Supporting Student Success


The COVID-19 pandemic not only disrupted the school year — it also cut off access to resources that help students, particularly students from low-income families, stay on track. With young people and their families facing so much uncertainty about the future, the Education program’s work has taken on even greater importance. By putting students’ needs first and broadening educational opportunities for young people, whether through a college degree or career and technical training, Bloomberg Philanthropies focuses on giving more students a chance to pursue their dreams.

“For far too long, zip code and skin color have determined a child’s education. That is wrong – tragically wrong. And I believe fixing it must be a top priority for our country.”
Mike Bloomberg

Connecting High-Achieving Students to College

College Access and Success

Class of 2020 CollegePoint students showing off their chosen school.


CollegePoint provides virtual college advising to help students successfully transition from high school to college. Every year, tens of thousands of talented students from low- and middle-income families do not apply to leading colleges or universities that they are qualified to attend. The reason: Students often lack access to the right information and guidance to navigate what can be a complex application process. CollegePoint, with the expertise of partners including the College Board and ACT, helps students apply to and enroll in top schools. It especially benefits first-generation students who sign up for the program in their junior year.

More than 70,000 students advised by CollegePoint since 2014

CollegePoint advisors reach students through phone, text, and email and assist them throughout the end of their junior and senior years as they complete applications for both admission and financial aid. So far, CollegePoint has provided virtual college advising to over 70,000 students — free of cost.

CollegePoint Solutions

Virtual advising made the CollegePoint program not only sustainable, but also effective throughout 2020. Here is what CollegePoint advisors delivered this past year to students across different high school graduating classes:

Class of 2020: More intensive summer advising was provided to ensure students ultimately enrolled in and attended college in the fall, despite disruptions.

Class of 2021: More than 7,600 students (and counting) are enrolled and working with 800 advisors — along with new support for laptops and Internet hotspots, so that students can connect with advisors and complete applications while away from technology resources at their high schools.

How CollegePoint Extended Support for the Class of 2021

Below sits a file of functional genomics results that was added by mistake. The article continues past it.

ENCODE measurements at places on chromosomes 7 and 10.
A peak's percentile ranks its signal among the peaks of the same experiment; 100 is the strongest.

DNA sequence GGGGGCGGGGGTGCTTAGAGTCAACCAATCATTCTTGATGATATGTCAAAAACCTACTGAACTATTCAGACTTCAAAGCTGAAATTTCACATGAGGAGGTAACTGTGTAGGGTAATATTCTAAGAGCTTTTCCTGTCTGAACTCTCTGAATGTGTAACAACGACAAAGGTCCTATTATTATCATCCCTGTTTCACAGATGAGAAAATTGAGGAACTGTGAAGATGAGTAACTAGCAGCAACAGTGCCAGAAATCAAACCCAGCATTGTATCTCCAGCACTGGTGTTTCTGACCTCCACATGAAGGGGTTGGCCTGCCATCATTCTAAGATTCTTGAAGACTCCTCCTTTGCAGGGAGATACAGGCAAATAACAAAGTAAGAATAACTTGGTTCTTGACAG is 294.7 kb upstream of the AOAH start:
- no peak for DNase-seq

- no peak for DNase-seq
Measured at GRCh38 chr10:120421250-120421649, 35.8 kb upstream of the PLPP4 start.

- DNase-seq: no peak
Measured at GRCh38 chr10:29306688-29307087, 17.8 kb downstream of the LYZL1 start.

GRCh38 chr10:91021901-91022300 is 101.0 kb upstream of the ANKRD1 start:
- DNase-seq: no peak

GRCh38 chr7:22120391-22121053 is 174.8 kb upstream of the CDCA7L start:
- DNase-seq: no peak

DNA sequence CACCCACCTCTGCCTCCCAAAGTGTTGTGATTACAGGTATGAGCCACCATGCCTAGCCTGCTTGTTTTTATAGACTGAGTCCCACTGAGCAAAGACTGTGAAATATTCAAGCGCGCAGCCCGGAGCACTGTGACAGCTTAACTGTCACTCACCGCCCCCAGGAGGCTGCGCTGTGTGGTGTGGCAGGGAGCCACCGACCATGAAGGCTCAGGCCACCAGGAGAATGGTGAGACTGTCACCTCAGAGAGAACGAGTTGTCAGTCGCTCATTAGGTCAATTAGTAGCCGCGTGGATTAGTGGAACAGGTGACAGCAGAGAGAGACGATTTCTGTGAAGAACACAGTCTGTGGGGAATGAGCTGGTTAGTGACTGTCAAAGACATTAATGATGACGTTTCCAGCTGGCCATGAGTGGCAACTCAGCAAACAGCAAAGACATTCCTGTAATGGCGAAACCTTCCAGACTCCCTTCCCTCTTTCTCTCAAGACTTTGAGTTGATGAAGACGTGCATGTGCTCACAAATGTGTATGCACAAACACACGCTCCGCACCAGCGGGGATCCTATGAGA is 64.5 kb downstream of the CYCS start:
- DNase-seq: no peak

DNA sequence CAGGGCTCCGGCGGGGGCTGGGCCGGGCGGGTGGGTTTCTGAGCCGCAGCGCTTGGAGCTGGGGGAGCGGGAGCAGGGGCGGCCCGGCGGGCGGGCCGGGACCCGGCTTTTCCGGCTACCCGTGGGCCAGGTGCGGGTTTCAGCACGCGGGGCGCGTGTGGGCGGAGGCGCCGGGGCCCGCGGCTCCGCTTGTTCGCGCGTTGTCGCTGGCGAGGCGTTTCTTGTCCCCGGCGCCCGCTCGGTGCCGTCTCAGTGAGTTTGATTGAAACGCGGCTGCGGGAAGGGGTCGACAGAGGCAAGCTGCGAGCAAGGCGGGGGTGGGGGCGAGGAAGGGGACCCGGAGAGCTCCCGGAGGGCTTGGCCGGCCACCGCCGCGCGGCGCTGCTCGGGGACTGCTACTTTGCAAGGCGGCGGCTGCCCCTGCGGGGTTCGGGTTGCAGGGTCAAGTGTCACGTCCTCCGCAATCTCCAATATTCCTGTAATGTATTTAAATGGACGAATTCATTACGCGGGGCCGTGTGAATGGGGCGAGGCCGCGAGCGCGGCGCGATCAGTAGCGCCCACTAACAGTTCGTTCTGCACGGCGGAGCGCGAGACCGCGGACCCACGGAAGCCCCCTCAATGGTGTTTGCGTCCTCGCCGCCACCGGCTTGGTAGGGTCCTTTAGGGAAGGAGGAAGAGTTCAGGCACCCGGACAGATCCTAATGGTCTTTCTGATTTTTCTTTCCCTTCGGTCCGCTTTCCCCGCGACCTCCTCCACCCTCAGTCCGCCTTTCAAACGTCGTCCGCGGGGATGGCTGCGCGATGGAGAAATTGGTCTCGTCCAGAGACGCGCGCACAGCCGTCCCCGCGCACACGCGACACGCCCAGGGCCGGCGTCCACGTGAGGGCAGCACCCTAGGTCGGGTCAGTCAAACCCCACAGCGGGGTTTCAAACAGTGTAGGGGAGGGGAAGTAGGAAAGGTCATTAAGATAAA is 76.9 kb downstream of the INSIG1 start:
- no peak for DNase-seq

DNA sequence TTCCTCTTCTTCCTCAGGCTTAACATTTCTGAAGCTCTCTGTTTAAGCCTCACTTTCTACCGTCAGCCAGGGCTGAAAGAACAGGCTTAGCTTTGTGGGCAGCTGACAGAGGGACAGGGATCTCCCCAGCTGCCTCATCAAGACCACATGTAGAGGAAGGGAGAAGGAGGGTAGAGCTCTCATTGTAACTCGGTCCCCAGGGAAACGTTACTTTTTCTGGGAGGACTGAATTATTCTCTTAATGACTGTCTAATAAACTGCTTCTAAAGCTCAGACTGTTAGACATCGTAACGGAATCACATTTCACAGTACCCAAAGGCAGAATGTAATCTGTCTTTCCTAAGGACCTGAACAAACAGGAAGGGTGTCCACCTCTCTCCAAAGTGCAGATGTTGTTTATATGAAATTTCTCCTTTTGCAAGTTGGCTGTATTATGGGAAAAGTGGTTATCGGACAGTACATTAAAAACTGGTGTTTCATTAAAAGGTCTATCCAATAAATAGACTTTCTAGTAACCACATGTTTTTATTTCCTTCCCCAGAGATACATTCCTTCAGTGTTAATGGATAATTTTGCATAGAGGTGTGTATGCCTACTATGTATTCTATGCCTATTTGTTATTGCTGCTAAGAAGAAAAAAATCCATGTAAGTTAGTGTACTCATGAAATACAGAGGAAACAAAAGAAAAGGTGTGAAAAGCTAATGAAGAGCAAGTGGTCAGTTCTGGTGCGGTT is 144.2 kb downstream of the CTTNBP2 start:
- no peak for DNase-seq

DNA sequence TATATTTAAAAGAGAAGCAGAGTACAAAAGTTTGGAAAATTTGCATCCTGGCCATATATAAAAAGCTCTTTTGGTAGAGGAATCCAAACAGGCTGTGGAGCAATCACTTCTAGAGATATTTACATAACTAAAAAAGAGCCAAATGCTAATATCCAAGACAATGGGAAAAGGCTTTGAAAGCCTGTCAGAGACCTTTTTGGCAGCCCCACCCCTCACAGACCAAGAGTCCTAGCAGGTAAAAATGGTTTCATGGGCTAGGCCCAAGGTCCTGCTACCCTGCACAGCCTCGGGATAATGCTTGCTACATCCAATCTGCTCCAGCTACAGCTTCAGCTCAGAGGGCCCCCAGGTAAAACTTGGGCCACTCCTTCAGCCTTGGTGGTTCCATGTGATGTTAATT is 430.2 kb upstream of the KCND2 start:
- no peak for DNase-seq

Student Profiles: CollegePoint helped match Gina and Logan with their dream schools.

Gina Coque
Yale University

“I had so many questions and I didn’t know where to find answers… I could just text my CollegePoint advisor and then she would respond in a couple of minutes.”

Logan Balfantz
University of Notre Dame

“Having CollegePoint was kind of perfect for me… That’s really what I felt like benefitted me so much.”

COVID-19 Response Spotlight:

CollegePoint Supports Students in the Face of Great Uncertainty

CollegePoint was well-positioned to scale up during the pandemic and provide extra guidance to students during a time of heightened uncertainty. The program worked with key partners College Advising Corps, College Possible, ScholarMatch, and Matriculate to add advisors and provide two additional months of services to more than 8,700 students.

“CollegePoint gave me someone who had been through the same application process I had…and succeeded. Having a mentor helped me realize that my goals were attainable and kept me focused.”
Jay Lawrence
Johns Hopkins University

“CollegePoint gave me someone who had been through the same application process I had…and succeeded. Having a mentor helped me realize that my goals were attainable and kept me focused.”
Jay Lawrence
Johns Hopkins University

College Access and Success

Expanding Opportunity at Top U.S. Colleges

American Talent Initiative

The mission of the American Talent Initiative became even more urgent as students, families, and institutions alike navigated both an unprecedented school year and the economic pressures of the pandemic. The initiative is a coalition of top colleges and universities working together to expand college access and opportunity. Its goal is to recruit, enroll, and graduate 50,000 additional talented students from lower-income families by 2025. This effort is a Bloomberg Philanthropies–supported collaboration between the Aspen Institute and Ithaka S+R.

130+  colleges and universities working together to expand access to their institutions

To date, over 130 colleges and universities — including state flagship universities, small liberal arts colleges, and the entire Ivy League — have joined the American Talent Initiative. A 2020 report shows that participating colleges have increased enrollment of students who receive Federal Pell Grants by more than 12,000 since 2016.

Joanne Berger-Sweeney, president of Trinity College in Connecticut, discusses how colleges are continuing to expand access despite the pandemic with Mike Bloomberg and fellow college presidents from Haverford College, Franklin & Marshall College, Susquehanna University, Hobart and William Smith Colleges, and others in October 2020.